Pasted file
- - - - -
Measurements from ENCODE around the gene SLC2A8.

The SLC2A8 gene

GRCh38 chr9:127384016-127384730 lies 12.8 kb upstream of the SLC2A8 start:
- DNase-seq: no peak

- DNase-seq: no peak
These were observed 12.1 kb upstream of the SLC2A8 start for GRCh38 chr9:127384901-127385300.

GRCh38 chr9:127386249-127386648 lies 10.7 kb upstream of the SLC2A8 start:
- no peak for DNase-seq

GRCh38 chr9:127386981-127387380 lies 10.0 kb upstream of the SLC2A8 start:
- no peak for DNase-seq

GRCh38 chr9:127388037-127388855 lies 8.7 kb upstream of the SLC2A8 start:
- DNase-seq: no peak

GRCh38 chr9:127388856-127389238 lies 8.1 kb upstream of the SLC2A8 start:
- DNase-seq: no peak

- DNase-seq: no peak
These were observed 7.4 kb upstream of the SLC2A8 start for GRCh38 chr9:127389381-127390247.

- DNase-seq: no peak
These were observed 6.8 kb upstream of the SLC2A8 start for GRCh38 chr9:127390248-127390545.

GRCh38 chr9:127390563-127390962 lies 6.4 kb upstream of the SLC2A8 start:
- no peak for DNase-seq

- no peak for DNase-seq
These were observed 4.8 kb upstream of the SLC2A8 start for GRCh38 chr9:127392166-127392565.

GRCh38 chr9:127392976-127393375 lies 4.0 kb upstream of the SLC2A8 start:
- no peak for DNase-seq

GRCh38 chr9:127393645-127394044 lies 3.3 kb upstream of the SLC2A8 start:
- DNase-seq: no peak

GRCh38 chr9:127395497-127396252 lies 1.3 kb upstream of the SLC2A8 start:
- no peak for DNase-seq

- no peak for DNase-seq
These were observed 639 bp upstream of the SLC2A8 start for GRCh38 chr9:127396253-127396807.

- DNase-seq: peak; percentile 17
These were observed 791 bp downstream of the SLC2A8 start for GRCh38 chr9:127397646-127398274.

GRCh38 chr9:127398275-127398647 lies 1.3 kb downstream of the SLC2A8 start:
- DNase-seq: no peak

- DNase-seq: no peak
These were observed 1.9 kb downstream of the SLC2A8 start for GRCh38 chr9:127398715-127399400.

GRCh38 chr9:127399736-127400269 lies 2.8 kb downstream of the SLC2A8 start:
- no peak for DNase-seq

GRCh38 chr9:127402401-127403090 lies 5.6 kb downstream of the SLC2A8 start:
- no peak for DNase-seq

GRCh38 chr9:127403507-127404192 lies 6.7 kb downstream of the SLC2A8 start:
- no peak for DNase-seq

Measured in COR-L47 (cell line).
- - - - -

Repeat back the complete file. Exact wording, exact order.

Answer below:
Measurements from ENCODE around the gene SLC2A8.

The SLC2A8 gene

GRCh38 chr9:127384016-127384730 lies 12.8 kb upstream of the SLC2A8 start:
- DNase-seq: no peak

- DNase-seq: no peak
These were observed 12.1 kb upstream of the SLC2A8 start for GRCh38 chr9:127384901-127385300.

GRCh38 chr9:127386249-127386648 lies 10.7 kb upstream of the SLC2A8 start:
- no peak for DNase-seq

GRCh38 chr9:127386981-127387380 lies 10.0 kb upstream of the SLC2A8 start:
- no peak for DNase-seq

GRCh38 chr9:127388037-127388855 lies 8.7 kb upstream of the SLC2A8 start:
- DNase-seq: no peak

GRCh38 chr9:127388856-127389238 lies 8.1 kb upstream of the SLC2A8 start:
- DNase-seq: no peak

- DNase-seq: no peak
These were observed 7.4 kb upstream of the SLC2A8 start for GRCh38 chr9:127389381-127390247.

- DNase-seq: no peak
These were observed 6.8 kb upstream of the SLC2A8 start for GRCh38 chr9:127390248-127390545.

GRCh38 chr9:127390563-127390962 lies 6.4 kb upstream of the SLC2A8 start:
- no peak for DNase-seq

- no peak for DNase-seq
These were observed 4.8 kb upstream of the SLC2A8 start for GRCh38 chr9:127392166-127392565.

GRCh38 chr9:127392976-127393375 lies 4.0 kb upstream of the SLC2A8 start:
- no peak for DNase-seq

GRCh38 chr9:127393645-127394044 lies 3.3 kb upstream of the SLC2A8 start:
- DNase-seq: no peak

GRCh38 chr9:127395497-127396252 lies 1.3 kb upstream of the SLC2A8 start:
- no peak for DNase-seq

- no peak for DNase-seq
These were observed 639 bp upstream of the SLC2A8 start for GRCh38 chr9:127396253-127396807.

- DNase-seq: peak; percentile 17
These were observed 791 bp downstream of the SLC2A8 start for GRCh38 chr9:127397646-127398274.

GRCh38 chr9:127398275-127398647 lies 1.3 kb downstream of the SLC2A8 start:
- DNase-seq: no peak

- DNase-seq: no peak
These were observed 1.9 kb downstream of the SLC2A8 start for GRCh38 chr9:127398715-127399400.

GRCh38 chr9:127399736-127400269 lies 2.8 kb downstream of the SLC2A8 start:
- no peak for DNase-seq

GRCh38 chr9:127402401-127403090 lies 5.6 kb downstream of the SLC2A8 start:
- no peak for DNase-seq

GRCh38 chr9:127403507-127404192 lies 6.7 kb downstream of the SLC2A8 start:
- no peak for DNase-seq

Measured in COR-L47 (cell line).